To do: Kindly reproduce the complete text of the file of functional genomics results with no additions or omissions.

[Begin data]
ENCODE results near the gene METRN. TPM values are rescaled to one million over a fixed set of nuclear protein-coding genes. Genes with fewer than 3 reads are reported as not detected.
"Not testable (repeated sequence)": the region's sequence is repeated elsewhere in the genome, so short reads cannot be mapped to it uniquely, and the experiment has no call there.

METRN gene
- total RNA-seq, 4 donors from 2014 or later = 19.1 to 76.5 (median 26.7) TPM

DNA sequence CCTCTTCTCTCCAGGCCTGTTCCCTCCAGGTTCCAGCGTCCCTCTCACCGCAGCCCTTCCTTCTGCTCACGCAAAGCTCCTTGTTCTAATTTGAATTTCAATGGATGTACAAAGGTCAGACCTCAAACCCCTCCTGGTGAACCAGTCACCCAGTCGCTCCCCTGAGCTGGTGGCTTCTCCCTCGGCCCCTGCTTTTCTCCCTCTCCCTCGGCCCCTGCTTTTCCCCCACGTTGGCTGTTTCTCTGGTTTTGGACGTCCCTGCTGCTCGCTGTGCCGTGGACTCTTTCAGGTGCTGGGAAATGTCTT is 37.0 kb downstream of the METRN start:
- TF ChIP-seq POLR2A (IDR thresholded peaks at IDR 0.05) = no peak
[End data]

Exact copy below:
ENCODE results near the gene METRN. TPM values are rescaled to one million over a fixed set of nuclear protein-coding genes. Genes with fewer than 3 reads are reported as not detected.
"Not testable (repeated sequence)": the region's sequence is repeated elsewhere in the genome, so short reads cannot be mapped to it uniquely, and the experiment has no call there.

METRN gene
- total RNA-seq, 4 donors from 2014 or later = 19.1 to 76.5 (median 26.7) TPM

DNA sequence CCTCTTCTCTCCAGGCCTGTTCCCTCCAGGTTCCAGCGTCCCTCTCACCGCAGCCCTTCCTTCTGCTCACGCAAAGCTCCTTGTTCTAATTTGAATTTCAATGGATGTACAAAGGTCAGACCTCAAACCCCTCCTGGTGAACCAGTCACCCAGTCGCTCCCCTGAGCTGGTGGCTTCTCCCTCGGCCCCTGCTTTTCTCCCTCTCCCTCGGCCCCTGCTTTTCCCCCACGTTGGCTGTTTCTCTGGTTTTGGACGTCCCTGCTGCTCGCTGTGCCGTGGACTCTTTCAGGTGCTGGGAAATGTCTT is 37.0 kb downstream of the METRN start:
- TF ChIP-seq POLR2A (IDR thresholded peaks at IDR 0.05) = no peak